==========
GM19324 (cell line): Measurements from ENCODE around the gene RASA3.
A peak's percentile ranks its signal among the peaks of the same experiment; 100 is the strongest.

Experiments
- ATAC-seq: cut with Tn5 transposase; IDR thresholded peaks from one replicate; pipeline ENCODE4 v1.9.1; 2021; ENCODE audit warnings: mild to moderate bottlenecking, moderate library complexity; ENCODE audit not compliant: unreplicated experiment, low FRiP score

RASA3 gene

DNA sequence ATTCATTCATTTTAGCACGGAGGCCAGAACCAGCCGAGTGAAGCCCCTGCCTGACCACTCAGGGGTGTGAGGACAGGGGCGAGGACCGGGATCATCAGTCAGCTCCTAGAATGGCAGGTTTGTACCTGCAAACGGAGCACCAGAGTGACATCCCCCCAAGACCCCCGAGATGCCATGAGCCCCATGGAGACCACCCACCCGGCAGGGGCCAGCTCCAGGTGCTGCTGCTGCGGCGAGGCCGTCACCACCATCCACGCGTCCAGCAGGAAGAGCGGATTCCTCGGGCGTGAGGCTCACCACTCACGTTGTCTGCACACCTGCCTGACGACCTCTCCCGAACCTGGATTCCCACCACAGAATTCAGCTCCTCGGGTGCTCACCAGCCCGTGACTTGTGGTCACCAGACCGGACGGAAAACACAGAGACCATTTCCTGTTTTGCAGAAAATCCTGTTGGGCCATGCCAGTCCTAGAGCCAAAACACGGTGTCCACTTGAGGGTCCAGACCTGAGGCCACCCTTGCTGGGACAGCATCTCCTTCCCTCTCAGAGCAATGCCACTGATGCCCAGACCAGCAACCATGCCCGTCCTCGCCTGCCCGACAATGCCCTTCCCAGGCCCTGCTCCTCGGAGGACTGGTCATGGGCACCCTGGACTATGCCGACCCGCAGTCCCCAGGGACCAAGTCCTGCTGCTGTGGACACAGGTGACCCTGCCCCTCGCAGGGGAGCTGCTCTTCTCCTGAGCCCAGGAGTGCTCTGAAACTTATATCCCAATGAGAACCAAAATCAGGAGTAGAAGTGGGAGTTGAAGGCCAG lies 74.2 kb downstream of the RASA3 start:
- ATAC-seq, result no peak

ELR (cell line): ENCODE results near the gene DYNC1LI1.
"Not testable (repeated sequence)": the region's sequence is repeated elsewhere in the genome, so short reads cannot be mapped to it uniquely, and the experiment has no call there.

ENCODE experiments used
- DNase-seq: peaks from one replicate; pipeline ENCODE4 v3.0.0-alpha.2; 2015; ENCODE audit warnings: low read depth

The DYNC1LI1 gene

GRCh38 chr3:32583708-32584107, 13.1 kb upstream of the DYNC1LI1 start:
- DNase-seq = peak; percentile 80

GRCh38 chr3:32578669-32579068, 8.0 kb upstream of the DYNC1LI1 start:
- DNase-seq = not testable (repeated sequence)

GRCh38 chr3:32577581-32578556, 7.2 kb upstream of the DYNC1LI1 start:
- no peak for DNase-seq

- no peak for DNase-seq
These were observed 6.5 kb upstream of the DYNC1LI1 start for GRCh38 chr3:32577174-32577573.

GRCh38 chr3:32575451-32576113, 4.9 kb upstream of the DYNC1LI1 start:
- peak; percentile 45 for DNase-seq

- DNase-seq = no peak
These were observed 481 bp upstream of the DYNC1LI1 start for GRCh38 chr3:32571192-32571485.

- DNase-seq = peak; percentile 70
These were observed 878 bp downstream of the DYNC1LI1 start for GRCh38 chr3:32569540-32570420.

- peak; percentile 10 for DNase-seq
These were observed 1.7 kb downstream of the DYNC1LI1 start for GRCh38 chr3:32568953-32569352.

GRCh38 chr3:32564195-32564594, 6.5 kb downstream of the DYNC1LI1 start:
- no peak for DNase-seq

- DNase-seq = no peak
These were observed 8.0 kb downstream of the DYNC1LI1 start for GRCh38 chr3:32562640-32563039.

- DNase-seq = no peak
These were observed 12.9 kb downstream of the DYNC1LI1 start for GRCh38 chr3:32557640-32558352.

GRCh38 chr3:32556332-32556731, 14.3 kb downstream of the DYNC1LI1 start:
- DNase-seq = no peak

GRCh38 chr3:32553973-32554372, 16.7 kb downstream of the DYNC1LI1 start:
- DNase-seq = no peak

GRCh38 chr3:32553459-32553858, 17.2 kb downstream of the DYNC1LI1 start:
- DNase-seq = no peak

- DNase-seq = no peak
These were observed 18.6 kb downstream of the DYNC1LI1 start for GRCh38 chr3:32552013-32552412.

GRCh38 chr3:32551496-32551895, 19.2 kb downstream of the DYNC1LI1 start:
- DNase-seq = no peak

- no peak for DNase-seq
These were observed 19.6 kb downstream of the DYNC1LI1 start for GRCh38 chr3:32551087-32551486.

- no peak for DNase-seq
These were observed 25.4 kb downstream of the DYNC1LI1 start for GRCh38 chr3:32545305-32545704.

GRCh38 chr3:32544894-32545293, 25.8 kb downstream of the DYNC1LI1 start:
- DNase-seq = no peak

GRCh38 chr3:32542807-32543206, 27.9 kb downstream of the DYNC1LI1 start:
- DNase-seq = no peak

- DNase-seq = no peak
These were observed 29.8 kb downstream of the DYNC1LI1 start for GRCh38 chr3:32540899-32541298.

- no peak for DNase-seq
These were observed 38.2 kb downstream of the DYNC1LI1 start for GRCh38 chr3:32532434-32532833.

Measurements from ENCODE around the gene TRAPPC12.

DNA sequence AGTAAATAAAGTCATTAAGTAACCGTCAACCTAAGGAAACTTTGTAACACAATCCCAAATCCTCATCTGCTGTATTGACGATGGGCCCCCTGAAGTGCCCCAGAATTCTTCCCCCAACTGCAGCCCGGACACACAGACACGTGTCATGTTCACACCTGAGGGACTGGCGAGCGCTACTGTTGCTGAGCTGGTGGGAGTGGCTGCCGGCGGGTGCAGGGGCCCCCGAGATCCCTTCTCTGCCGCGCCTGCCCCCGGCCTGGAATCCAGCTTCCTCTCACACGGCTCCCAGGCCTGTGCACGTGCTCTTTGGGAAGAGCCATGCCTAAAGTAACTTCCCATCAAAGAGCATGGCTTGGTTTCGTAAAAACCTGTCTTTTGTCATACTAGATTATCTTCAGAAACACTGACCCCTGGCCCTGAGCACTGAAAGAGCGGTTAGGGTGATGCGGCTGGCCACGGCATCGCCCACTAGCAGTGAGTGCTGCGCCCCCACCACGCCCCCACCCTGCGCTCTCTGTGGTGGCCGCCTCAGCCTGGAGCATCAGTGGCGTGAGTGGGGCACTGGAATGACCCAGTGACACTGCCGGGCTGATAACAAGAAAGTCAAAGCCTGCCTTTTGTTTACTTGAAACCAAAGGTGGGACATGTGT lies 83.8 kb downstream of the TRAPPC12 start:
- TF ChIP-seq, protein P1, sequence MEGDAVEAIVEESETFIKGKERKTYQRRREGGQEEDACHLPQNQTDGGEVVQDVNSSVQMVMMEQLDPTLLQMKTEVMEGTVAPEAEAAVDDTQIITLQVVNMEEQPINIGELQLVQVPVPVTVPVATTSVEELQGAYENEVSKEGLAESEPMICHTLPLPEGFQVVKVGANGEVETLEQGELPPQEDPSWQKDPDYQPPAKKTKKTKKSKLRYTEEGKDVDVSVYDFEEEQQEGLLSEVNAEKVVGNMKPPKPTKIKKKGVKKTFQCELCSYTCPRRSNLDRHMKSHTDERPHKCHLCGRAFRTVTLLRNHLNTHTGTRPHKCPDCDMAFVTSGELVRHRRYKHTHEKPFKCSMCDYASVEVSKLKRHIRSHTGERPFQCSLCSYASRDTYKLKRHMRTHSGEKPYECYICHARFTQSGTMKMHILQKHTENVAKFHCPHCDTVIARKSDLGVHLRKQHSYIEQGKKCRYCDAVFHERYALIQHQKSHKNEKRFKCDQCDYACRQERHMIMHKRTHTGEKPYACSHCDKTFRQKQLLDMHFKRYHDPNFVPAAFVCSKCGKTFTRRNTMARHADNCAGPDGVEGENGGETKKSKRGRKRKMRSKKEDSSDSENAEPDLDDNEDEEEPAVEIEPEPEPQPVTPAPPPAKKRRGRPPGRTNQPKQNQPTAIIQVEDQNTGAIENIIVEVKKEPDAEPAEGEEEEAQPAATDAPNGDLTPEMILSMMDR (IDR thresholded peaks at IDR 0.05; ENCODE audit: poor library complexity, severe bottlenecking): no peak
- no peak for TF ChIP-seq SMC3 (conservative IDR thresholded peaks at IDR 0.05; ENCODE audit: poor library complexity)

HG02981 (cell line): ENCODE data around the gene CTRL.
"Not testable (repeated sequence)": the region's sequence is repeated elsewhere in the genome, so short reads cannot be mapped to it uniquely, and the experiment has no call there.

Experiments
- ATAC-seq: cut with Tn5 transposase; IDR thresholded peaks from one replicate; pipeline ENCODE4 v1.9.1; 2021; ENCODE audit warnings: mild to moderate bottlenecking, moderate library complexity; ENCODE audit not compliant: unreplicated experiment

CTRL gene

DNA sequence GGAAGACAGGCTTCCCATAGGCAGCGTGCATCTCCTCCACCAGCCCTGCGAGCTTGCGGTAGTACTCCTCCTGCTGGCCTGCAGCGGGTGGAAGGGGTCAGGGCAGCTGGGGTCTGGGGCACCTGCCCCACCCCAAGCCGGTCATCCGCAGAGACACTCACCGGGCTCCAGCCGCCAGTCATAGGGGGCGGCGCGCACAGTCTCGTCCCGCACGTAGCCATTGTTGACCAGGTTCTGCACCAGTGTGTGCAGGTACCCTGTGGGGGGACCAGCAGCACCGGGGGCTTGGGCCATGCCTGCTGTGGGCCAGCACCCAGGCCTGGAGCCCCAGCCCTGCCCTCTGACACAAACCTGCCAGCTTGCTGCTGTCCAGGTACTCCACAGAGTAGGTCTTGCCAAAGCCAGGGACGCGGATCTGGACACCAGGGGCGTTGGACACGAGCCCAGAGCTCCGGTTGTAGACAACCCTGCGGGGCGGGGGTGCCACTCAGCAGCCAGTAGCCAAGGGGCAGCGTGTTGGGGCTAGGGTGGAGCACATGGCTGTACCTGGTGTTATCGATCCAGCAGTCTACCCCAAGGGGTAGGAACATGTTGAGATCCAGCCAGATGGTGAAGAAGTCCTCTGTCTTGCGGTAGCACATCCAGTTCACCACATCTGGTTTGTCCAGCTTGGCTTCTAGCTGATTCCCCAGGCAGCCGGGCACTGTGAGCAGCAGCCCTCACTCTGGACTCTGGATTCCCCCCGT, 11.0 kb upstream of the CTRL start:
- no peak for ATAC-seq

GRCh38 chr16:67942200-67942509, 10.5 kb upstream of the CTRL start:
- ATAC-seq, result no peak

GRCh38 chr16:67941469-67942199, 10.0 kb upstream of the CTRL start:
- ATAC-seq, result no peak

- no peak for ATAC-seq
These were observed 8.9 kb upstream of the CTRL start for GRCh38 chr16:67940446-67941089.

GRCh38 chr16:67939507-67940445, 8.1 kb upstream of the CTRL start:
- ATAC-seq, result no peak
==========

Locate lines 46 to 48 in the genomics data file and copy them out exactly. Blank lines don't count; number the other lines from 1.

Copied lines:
These were observed 19.6 kb downstream of the DYNC1LI1 start for GRCh38 chr3:32551087-32551486.

- no peak for DNase-seq
These were observed 25.4 kb downstream of the DYNC1LI1 start for GRCh38 chr3:32545305-32545704.